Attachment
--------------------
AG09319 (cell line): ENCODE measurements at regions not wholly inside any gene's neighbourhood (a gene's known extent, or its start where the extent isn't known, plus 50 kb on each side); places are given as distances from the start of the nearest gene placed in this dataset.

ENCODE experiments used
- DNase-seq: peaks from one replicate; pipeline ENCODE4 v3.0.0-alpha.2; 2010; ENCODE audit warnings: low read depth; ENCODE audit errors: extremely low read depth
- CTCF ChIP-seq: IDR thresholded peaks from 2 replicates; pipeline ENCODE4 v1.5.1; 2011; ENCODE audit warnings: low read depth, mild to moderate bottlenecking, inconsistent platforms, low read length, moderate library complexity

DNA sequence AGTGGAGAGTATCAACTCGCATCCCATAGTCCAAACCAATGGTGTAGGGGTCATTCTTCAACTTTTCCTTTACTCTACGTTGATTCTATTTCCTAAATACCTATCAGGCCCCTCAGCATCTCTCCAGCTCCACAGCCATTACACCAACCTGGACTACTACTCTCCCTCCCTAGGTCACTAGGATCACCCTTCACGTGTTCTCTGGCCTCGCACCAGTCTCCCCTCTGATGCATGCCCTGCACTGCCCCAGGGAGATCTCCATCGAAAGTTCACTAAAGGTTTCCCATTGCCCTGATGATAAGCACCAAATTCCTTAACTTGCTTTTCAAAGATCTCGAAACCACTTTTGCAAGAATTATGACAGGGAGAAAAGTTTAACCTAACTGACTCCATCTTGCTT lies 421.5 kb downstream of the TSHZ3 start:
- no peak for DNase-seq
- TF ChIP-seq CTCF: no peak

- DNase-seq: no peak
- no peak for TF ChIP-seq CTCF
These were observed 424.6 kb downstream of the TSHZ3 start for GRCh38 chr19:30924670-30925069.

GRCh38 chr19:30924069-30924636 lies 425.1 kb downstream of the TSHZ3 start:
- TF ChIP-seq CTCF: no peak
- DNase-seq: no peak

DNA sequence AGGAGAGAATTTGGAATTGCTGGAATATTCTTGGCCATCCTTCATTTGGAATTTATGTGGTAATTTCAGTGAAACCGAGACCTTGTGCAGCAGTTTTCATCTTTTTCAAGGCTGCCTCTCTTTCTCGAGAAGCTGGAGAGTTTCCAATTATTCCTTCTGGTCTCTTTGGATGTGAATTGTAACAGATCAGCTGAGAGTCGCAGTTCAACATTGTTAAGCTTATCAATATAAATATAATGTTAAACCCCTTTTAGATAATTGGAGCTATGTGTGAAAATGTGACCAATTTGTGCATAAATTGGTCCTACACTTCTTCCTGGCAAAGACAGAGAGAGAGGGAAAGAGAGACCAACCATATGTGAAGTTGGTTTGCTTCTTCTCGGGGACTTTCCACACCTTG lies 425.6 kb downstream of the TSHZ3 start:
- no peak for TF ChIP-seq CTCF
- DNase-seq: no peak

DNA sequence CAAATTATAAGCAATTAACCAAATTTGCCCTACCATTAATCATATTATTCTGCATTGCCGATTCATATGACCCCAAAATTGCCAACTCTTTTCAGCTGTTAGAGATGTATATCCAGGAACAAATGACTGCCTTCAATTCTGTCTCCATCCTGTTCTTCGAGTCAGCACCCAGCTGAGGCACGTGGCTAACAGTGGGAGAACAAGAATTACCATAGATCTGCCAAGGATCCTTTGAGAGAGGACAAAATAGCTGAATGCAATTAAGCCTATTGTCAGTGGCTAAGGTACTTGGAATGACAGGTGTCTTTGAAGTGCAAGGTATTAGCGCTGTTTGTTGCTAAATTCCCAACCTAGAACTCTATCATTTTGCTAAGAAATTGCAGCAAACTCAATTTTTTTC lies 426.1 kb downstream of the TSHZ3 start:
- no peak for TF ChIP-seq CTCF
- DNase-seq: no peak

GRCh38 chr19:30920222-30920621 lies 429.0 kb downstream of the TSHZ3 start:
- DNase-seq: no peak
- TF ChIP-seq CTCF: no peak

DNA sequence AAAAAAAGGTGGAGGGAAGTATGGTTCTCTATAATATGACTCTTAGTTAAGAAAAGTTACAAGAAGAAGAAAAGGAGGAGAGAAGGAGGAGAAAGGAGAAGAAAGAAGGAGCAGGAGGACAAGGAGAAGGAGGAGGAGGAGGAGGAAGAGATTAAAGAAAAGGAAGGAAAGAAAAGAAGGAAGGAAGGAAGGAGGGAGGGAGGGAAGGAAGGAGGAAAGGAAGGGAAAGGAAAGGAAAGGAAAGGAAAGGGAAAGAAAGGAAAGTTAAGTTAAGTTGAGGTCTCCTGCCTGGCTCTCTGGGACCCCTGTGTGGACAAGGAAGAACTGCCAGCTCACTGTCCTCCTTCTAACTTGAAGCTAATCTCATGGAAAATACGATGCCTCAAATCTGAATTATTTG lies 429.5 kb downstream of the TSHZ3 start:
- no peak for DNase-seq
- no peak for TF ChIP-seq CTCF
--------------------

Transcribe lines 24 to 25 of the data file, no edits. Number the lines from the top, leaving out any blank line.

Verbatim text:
- no peak for DNase-seq
- no peak for TF ChIP-seq CTCF